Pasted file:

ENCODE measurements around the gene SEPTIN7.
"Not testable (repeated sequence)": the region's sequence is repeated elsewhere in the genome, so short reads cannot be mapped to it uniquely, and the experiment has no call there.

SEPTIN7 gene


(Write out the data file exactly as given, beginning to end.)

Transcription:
ENCODE measurements around the gene SEPTIN7.
"Not testable (repeated sequence)": the region's sequence is repeated elsewhere in the genome, so short reads cannot be mapped to it uniquely, and the experiment has no call there.

SEPTIN7 gene